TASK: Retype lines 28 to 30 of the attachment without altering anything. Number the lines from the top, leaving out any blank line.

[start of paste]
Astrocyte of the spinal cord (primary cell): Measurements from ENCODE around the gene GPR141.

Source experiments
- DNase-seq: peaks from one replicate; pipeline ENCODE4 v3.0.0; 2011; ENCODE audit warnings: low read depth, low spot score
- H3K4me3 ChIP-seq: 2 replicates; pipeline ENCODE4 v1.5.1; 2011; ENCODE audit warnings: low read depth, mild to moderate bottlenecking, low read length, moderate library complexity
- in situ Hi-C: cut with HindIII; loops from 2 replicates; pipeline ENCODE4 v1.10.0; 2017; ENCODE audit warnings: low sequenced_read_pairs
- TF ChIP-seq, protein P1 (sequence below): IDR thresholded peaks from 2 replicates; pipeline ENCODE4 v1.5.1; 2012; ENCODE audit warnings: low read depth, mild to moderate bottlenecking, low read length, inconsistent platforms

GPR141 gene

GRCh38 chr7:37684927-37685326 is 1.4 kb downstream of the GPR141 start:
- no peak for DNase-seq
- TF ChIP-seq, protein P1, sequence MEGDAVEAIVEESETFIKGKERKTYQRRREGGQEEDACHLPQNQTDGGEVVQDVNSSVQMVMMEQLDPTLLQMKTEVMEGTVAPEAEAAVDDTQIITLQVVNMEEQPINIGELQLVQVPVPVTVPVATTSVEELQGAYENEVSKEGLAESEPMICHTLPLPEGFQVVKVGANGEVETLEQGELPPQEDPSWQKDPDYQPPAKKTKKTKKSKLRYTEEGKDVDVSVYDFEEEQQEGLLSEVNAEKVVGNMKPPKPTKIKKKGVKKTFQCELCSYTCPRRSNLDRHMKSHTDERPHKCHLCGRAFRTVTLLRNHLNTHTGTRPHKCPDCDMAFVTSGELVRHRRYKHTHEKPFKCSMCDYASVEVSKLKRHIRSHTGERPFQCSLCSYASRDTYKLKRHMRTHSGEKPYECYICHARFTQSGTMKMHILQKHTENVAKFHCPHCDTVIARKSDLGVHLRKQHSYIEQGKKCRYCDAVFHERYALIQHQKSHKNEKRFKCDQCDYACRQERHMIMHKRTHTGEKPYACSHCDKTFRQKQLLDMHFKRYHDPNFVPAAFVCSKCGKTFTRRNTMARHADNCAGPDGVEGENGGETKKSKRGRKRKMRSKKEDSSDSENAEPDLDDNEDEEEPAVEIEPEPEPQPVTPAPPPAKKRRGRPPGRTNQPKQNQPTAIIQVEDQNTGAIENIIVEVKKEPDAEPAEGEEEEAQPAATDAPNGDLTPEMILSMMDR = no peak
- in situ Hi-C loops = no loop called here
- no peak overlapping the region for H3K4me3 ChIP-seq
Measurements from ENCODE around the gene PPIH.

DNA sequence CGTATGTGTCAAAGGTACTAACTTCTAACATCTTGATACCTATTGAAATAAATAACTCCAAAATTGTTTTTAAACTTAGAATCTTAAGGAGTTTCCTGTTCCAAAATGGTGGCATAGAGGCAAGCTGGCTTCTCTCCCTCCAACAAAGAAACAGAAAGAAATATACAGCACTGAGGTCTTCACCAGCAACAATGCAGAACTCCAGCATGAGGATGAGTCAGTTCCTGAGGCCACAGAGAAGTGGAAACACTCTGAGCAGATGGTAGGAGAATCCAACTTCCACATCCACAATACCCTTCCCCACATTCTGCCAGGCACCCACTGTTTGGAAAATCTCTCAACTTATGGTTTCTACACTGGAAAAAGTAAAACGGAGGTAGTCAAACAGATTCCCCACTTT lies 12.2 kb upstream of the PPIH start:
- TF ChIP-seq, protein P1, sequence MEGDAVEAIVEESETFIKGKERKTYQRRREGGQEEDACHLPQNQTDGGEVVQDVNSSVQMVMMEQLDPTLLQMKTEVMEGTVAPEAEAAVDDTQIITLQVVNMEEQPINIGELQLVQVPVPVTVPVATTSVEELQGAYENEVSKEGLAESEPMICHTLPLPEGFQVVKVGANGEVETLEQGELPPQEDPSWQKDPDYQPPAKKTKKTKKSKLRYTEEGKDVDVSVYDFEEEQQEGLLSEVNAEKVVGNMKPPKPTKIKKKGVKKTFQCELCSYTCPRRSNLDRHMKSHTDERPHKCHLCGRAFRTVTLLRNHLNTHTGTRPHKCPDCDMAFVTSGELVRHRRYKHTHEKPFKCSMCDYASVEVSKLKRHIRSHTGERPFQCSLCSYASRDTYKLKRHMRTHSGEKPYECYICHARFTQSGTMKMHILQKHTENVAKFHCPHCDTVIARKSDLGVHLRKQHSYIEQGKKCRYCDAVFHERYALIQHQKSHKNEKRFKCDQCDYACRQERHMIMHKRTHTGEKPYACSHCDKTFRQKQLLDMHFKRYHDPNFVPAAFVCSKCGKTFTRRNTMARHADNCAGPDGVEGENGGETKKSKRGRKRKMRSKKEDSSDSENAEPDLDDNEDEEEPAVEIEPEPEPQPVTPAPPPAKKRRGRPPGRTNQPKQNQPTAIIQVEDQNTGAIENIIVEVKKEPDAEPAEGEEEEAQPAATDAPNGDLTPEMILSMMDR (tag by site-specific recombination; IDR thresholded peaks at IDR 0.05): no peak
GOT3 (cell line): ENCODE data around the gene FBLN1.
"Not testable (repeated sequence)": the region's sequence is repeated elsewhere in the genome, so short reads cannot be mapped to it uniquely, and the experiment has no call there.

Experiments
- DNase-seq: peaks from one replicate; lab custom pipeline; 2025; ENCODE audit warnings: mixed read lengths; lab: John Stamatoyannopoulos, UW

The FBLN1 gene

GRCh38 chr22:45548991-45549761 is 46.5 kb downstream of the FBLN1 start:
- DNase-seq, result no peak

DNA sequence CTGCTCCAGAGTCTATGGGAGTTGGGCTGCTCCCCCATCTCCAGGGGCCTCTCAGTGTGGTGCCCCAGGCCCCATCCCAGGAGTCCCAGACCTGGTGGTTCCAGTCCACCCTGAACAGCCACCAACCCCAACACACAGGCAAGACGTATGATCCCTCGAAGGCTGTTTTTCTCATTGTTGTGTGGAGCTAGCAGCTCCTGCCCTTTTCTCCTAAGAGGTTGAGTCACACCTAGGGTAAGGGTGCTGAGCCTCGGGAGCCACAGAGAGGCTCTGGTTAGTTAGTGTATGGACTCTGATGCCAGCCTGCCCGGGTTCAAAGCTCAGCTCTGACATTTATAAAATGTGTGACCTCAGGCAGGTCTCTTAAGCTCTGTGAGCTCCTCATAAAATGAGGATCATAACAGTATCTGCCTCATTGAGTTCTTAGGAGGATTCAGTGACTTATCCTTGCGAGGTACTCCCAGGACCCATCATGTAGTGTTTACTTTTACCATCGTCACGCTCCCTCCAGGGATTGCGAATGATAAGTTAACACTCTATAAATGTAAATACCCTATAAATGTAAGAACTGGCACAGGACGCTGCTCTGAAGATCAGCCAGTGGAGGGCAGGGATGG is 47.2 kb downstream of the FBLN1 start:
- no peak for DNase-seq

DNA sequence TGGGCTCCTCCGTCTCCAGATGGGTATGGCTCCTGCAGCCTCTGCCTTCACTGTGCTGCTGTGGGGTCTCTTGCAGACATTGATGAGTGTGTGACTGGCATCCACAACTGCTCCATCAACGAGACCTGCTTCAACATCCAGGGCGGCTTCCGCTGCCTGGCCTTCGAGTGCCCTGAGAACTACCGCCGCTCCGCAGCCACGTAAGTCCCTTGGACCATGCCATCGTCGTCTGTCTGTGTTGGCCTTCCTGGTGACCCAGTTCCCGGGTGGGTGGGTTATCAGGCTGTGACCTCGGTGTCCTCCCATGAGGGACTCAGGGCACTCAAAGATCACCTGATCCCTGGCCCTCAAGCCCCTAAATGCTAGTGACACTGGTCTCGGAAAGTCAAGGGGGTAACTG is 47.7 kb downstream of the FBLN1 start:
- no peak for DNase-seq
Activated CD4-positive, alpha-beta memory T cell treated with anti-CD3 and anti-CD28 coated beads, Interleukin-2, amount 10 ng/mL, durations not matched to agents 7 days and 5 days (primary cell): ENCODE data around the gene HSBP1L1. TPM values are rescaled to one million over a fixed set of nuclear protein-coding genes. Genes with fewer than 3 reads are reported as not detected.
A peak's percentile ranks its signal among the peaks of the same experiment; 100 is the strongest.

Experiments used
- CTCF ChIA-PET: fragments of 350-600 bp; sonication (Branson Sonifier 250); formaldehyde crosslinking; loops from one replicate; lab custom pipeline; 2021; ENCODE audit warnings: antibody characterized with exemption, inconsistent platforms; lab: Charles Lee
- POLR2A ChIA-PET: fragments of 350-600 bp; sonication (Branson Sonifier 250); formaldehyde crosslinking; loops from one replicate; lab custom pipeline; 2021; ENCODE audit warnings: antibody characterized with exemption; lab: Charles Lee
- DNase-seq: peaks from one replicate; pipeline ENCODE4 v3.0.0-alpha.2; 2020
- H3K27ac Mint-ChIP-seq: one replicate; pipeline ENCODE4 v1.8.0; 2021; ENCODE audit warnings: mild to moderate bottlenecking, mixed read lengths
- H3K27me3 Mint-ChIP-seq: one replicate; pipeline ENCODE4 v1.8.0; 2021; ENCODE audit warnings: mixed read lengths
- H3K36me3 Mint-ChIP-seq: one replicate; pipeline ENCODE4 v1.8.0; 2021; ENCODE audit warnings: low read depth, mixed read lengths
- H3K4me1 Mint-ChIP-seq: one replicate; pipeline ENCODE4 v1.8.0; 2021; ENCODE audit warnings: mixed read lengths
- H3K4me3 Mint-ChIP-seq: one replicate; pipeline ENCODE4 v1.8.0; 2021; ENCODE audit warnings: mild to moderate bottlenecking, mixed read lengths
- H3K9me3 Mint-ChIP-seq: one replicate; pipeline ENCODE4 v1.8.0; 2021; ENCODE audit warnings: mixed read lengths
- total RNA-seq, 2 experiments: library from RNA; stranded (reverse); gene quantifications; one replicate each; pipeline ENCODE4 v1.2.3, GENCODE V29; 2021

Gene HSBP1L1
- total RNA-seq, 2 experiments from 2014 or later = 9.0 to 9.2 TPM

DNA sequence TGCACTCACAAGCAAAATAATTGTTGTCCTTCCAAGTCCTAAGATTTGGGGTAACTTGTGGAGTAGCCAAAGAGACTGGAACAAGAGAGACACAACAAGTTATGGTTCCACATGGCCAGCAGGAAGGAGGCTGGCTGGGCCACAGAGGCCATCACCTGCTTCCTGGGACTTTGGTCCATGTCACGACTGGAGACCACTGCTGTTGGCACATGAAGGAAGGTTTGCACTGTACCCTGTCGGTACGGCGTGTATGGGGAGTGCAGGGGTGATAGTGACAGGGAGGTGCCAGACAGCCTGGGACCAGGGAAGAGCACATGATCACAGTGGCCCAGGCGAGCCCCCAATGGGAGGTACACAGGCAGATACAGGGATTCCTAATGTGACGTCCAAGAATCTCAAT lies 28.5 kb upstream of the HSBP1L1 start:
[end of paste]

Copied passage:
A peak's percentile ranks its signal among the peaks of the same experiment; 100 is the strongest.

Experiments used
- CTCF ChIA-PET: fragments of 350-600 bp; sonication (Branson Sonifier 250); formaldehyde crosslinking; loops from one replicate; lab custom pipeline; 2021; ENCODE audit warnings: antibody characterized with exemption, inconsistent platforms; lab: Charles Lee